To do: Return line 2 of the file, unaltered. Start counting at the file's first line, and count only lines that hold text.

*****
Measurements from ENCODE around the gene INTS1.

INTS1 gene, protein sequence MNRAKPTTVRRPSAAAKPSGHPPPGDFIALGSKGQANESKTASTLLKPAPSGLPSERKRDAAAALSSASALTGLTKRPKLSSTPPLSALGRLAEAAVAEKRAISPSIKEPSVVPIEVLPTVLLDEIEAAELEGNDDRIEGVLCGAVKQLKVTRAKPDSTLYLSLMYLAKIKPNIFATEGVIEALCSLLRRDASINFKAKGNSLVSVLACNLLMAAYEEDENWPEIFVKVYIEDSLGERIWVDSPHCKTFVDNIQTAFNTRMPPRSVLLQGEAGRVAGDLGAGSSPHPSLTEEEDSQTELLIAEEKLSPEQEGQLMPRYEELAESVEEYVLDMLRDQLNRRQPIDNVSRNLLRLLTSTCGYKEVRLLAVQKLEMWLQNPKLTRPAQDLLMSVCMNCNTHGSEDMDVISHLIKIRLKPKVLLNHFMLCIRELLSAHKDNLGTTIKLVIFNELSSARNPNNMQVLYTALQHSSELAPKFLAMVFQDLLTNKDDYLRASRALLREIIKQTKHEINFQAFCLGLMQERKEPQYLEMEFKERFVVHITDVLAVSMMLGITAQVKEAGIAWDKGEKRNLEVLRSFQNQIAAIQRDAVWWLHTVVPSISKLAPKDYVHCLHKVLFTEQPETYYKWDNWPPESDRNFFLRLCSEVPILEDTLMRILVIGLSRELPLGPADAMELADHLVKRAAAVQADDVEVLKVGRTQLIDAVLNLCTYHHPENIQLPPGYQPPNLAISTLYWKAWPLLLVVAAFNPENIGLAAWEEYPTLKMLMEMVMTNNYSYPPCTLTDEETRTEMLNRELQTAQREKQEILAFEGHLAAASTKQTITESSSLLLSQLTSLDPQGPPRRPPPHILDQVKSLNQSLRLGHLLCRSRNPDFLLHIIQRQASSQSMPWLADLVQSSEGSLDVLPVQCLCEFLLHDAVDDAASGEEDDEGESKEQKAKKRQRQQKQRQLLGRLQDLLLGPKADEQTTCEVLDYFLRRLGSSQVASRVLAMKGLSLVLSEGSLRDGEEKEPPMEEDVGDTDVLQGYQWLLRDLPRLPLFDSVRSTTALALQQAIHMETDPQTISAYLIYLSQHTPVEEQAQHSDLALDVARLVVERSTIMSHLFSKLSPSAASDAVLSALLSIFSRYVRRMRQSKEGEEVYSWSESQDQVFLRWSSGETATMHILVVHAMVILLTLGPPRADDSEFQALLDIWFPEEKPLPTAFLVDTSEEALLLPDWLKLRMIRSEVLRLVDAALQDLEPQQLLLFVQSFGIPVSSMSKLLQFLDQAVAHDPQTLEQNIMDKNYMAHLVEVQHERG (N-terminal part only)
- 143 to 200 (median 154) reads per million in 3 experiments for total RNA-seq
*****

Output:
INTS1 gene, protein sequence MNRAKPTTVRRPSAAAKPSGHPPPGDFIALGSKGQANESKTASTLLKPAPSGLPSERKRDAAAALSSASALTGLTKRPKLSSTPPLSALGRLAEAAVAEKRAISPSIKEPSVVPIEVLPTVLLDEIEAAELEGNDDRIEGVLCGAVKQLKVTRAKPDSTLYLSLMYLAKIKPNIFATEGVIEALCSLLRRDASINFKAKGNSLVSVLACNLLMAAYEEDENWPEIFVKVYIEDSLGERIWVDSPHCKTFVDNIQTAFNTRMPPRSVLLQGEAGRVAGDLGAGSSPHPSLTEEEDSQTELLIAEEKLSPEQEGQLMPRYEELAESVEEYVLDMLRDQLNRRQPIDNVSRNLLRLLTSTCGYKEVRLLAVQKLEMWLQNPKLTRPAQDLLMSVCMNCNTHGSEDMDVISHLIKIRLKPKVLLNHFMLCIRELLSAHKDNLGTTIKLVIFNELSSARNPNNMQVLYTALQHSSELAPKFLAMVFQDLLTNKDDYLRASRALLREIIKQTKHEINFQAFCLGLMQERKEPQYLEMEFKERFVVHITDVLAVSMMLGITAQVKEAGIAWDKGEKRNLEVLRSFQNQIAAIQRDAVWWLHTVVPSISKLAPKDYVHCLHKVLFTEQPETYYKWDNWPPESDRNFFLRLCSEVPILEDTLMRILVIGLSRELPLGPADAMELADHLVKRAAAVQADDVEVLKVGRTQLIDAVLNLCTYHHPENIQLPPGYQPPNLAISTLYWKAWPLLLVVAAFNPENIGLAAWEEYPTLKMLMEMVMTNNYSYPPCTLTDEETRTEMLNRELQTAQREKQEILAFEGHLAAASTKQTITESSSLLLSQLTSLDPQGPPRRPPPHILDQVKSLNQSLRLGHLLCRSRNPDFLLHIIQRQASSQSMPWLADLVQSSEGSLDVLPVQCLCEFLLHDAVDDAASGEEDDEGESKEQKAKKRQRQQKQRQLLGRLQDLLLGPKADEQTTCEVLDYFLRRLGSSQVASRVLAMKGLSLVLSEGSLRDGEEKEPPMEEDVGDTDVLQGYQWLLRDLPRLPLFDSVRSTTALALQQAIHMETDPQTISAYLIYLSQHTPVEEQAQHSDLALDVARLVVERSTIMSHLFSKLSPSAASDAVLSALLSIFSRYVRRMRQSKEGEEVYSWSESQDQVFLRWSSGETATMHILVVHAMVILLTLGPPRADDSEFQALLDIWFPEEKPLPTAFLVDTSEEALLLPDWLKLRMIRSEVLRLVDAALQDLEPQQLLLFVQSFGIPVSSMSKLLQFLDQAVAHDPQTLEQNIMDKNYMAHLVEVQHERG (N-terminal part only)